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The Hill: 5 Key US Demands Where Obama Folded in Iran Nuke Deal

By    |   Tuesday, 14 Apr 2015 07:39 PM

In the wake of the Iran nuclear framework deal negotiated by the Obama administration, The Hill identified five key areas where Secretary of State John Kerry and the White House bowed to Tehran's demands.

1. Banning uranium enrichment. Before U.S.-Iran nuclear talks began, both the Obama administration and the United Nations Security Council called on Iran to end all uranium enrichment. But the framework agreement allows Tehran to continue enrichment, ostensibly for domestic "civilian" use.

"Zero enrichment" had been a key demand by the United States dating back to 2009, noted Michael Singh of the Washington Institute for Near East Policy.

"We basically went from zero to a number that kept going up," Singh said.

U.S. officials made clear that if they didn't give in, they would not get a deal.

"As soon as we got into the real negotiations with them, we understood that any final deal was going to involve some domestic enrichment capability," a senior official told the Wall Street Journal last week. "But I can honestly tell you, we always anticipated that."

2. Limiting centrifuges. Initially, the Obama administration called for limiting the number of Iranian centrifuges for uranium enrichment to between 500 and 1,500. But in the end, U.S. negotiators agreed to permit Iran to have 6,104.

Administration defenders claim this constitutes a big victory because Iran would be forced to reduce the number of centrifuges it has from its current total of approximately 19,000.

But even assuming that Iran doesn't cheat — a big leap considering Tehran's history and Washington's spotty performance in monitoring compliance — it may not be enough to prevent the Islamic Republic from obtaining a nuclear bomb.

Israeli defense expert Dore Gold recently noted, for example, that Pakistan needed only 3,000 uranium centrifuges to produce its first nuclear device. In other words, the Obama deal would leave Iran with more than enough centrifuges should it decide to go for a bomb.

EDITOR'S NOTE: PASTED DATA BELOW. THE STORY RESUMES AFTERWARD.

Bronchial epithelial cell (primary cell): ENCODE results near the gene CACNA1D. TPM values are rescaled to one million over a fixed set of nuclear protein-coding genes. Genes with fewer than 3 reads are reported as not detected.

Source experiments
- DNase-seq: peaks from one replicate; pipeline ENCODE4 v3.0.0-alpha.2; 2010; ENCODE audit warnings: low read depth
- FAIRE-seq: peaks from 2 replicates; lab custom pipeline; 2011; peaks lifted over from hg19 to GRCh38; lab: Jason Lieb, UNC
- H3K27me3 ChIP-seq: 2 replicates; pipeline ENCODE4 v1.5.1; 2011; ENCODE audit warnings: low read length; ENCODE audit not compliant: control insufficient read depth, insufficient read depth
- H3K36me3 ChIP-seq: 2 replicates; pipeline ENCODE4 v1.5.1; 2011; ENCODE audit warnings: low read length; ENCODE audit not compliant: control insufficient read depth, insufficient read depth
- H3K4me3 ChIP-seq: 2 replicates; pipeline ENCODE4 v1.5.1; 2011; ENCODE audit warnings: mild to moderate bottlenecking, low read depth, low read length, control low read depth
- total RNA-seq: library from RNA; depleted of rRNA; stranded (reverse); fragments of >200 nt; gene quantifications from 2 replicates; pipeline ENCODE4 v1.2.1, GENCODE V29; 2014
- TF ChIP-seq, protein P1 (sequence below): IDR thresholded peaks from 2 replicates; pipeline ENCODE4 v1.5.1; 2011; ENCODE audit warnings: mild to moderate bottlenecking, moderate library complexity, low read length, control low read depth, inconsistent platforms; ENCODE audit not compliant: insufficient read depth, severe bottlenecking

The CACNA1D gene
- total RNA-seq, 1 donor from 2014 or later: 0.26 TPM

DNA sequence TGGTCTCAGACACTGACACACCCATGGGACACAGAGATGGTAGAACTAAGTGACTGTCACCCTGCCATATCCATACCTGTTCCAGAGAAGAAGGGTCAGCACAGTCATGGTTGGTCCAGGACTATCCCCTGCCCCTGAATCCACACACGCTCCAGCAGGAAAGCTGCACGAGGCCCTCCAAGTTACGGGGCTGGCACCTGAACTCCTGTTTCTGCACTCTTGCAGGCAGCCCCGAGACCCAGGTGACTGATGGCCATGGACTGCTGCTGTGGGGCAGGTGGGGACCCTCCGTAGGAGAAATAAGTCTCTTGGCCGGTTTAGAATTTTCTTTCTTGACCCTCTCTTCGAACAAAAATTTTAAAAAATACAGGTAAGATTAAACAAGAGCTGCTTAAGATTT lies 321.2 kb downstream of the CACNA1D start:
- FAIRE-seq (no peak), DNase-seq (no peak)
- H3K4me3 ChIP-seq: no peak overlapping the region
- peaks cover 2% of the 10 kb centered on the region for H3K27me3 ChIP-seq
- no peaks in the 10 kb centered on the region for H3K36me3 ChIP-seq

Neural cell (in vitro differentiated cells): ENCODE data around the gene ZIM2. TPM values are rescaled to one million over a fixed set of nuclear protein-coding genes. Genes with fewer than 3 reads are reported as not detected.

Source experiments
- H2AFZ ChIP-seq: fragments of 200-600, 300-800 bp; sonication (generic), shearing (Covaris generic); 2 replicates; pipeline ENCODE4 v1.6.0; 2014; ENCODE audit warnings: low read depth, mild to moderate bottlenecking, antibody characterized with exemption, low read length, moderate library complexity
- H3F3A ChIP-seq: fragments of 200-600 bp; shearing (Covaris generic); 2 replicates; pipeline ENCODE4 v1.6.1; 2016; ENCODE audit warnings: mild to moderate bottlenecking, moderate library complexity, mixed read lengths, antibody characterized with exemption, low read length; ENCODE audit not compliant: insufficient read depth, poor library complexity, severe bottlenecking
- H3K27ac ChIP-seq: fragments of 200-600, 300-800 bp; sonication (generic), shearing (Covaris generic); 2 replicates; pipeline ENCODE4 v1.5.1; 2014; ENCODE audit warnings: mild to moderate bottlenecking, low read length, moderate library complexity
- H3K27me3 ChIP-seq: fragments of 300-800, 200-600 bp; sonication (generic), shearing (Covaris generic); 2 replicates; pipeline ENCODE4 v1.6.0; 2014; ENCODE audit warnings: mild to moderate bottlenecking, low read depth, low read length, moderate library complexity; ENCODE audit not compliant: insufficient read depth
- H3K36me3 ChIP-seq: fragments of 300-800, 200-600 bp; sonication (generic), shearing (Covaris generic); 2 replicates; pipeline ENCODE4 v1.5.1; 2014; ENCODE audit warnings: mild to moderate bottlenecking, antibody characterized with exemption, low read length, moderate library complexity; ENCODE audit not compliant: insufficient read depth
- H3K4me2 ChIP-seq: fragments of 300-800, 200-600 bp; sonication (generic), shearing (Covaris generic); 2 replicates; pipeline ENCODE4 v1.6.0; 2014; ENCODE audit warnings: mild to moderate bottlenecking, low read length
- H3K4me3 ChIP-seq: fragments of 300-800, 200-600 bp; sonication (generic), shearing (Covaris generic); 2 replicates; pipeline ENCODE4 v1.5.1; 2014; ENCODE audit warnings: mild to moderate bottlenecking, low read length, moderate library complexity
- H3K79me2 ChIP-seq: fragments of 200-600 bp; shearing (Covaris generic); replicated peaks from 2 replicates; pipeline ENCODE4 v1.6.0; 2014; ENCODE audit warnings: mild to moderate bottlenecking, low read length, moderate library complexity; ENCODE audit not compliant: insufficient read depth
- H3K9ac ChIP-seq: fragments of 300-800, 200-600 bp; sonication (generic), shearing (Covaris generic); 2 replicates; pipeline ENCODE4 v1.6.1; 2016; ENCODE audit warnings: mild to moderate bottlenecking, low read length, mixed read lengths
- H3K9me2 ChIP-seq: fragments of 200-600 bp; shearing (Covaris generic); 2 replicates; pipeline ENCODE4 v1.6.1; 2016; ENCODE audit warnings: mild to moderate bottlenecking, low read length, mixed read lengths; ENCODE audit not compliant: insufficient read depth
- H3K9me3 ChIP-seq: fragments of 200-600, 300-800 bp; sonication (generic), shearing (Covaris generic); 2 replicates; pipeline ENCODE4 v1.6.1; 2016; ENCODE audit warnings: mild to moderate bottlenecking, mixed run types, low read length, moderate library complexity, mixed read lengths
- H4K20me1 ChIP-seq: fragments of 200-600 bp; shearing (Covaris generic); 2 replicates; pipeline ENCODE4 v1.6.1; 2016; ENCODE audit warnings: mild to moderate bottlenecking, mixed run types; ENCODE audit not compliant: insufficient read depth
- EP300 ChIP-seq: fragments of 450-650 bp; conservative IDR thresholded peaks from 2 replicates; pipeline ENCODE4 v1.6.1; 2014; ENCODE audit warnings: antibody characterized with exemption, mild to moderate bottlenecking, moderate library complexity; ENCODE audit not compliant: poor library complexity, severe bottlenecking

3. Closing down secret Iranian nuclear facilities. In December 2013, Obama called on Iran to close its heavy water reactor at Arak and its secret underground nuclear enrichment facility at Fordow, observing that neither was necessary if Iran's nuclear program was genuinely "peaceful."

In the protocol deal, however, Iran is permitted to keep both facilities. Supporters of the accord say it requires that both be "reconfigured" for peaceful purposes. But skeptics say Iran could continue working on a bomb, pointing to the fact that Fordow is underground and heavily fortified. Under the framework deal, "there's certainly no dismantling of any kind," laments the Washington Institute's Singh.

4. U.S. negotiators also dropped demands that Iran limit development of ballistic missiles which could be used to deliver nuclear warheads.

5. Initially, the administration pushed for a deal that would impose limits on Iran's nuclear program lasting 20 to 25 years. In the end, the restrictions would stay on between 10 and 15 years. Some supporters say this isn't so bad because "the next decade could herald a thaw in U.S.-Iran relations," The Hill reported.

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In the wake of the Iran nuclear framework deal negotiated by the Obama administration, The Hill identified five key areas where Secretary of State John Kerry and the White House bowed to Tehran's demands.
Obama, folded, 5 key, US, demands, Iran, nuclear, deal, framework, centrifuges
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Tuesday, 14 Apr 2015 07:39 PM
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